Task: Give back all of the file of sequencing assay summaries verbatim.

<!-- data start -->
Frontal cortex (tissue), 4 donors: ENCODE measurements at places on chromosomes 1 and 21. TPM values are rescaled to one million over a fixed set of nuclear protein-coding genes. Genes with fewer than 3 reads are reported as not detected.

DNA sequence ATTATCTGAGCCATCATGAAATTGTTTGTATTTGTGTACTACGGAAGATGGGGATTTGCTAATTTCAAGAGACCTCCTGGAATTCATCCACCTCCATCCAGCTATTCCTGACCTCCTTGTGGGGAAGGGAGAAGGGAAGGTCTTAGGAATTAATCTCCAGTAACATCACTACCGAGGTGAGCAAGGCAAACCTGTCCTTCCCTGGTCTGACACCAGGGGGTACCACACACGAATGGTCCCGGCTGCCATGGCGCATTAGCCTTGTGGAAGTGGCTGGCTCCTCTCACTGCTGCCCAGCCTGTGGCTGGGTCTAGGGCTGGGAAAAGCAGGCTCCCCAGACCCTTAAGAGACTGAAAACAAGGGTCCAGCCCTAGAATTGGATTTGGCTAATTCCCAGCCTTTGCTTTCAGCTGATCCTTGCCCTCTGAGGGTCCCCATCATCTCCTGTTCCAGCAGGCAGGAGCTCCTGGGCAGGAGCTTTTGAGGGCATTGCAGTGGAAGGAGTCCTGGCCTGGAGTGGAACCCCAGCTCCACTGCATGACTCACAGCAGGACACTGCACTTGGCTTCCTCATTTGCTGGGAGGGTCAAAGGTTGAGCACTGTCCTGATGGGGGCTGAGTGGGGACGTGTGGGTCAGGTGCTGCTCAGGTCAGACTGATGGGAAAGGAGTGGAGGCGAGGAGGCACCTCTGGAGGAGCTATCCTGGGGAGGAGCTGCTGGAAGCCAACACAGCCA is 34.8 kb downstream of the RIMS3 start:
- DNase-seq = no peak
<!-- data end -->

Frontal cortex (tissue), 4 donors: ENCODE measurements at places on chromosomes 1 and 21. TPM values are rescaled to one million over a fixed set of nuclear protein-coding genes. Genes with fewer than 3 reads are reported as not detected.

DNA sequence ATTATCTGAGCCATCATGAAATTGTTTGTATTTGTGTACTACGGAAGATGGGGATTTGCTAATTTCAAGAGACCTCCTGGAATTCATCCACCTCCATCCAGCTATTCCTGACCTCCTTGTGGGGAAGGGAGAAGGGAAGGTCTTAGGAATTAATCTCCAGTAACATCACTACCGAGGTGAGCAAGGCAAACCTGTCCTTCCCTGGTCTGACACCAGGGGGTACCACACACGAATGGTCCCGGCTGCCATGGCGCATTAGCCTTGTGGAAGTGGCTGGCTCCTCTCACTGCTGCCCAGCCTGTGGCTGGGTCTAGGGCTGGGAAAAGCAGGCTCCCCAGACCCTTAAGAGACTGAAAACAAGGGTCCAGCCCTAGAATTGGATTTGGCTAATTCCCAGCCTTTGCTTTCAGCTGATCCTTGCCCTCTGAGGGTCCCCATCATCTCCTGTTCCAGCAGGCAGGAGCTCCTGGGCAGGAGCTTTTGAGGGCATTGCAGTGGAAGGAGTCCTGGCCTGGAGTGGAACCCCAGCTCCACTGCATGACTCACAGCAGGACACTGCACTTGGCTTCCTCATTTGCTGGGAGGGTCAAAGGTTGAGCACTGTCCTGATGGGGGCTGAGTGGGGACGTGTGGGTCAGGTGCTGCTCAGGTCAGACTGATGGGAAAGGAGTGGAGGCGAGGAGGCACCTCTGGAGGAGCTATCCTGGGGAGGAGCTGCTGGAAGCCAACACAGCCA is 34.8 kb downstream of the RIMS3 start:
- DNase-seq = no peak